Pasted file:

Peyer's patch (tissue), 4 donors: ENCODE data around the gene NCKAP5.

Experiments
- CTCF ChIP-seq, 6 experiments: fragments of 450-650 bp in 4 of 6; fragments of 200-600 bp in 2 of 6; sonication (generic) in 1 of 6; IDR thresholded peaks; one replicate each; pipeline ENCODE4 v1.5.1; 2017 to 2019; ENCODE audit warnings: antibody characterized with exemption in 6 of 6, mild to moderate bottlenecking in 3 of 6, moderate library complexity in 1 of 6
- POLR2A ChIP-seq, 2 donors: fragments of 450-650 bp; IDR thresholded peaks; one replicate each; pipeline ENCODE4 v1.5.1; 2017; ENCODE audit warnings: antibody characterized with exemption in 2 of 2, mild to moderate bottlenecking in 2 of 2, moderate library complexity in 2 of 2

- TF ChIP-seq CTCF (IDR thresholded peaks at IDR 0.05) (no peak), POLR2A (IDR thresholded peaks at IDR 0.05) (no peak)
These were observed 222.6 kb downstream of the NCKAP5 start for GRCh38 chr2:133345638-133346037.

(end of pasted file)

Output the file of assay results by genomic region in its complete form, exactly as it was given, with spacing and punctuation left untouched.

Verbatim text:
Peyer's patch (tissue), 4 donors: ENCODE data around the gene NCKAP5.

Experiments
- CTCF ChIP-seq, 6 experiments: fragments of 450-650 bp in 4 of 6; fragments of 200-600 bp in 2 of 6; sonication (generic) in 1 of 6; IDR thresholded peaks; one replicate each; pipeline ENCODE4 v1.5.1; 2017 to 2019; ENCODE audit warnings: antibody characterized with exemption in 6 of 6, mild to moderate bottlenecking in 3 of 6, moderate library complexity in 1 of 6
- POLR2A ChIP-seq, 2 donors: fragments of 450-650 bp; IDR thresholded peaks; one replicate each; pipeline ENCODE4 v1.5.1; 2017; ENCODE audit warnings: antibody characterized with exemption in 2 of 2, mild to moderate bottlenecking in 2 of 2, moderate library complexity in 2 of 2

- TF ChIP-seq CTCF (IDR thresholded peaks at IDR 0.05) (no peak), POLR2A (IDR thresholded peaks at IDR 0.05) (no peak)
These were observed 222.6 kb downstream of the NCKAP5 start for GRCh38 chr2:133345638-133346037.